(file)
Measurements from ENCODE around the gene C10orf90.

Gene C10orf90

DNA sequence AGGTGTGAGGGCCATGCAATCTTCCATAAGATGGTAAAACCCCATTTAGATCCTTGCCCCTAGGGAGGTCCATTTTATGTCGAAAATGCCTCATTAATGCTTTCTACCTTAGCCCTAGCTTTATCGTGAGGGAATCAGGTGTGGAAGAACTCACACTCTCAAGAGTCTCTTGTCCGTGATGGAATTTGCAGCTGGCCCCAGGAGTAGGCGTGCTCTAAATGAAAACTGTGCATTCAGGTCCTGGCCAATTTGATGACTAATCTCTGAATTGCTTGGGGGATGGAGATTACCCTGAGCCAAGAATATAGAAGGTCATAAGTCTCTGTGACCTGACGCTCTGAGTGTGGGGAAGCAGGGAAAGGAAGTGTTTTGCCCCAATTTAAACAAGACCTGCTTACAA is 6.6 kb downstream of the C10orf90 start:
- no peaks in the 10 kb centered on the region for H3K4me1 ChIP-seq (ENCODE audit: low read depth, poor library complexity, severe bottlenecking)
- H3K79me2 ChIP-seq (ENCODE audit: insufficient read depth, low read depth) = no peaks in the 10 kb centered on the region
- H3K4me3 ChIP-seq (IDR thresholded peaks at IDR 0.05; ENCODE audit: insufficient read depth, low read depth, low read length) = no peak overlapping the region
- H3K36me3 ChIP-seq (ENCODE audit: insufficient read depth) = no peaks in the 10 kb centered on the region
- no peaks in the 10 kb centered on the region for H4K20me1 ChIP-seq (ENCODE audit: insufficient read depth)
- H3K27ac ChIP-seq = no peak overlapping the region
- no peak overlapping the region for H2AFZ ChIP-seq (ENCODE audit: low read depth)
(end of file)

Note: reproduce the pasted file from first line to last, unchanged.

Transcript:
Measurements from ENCODE around the gene C10orf90.

Gene C10orf90

DNA sequence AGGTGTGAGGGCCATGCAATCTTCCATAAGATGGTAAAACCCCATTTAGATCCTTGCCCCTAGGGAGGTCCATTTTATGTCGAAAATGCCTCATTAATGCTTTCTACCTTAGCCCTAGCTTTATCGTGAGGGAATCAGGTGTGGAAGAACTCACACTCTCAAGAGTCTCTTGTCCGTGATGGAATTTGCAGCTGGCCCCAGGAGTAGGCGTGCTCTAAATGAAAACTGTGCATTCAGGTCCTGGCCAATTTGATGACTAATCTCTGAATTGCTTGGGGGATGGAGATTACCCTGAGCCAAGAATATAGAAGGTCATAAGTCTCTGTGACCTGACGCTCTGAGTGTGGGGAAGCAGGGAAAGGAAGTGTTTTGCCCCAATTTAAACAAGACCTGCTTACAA is 6.6 kb downstream of the C10orf90 start:
- no peaks in the 10 kb centered on the region for H3K4me1 ChIP-seq (ENCODE audit: low read depth, poor library complexity, severe bottlenecking)
- H3K79me2 ChIP-seq (ENCODE audit: insufficient read depth, low read depth) = no peaks in the 10 kb centered on the region
- H3K4me3 ChIP-seq (IDR thresholded peaks at IDR 0.05; ENCODE audit: insufficient read depth, low read depth, low read length) = no peak overlapping the region
- H3K36me3 ChIP-seq (ENCODE audit: insufficient read depth) = no peaks in the 10 kb centered on the region
- no peaks in the 10 kb centered on the region for H4K20me1 ChIP-seq (ENCODE audit: insufficient read depth)
- H3K27ac ChIP-seq = no peak overlapping the region
- no peak overlapping the region for H2AFZ ChIP-seq (ENCODE audit: low read depth)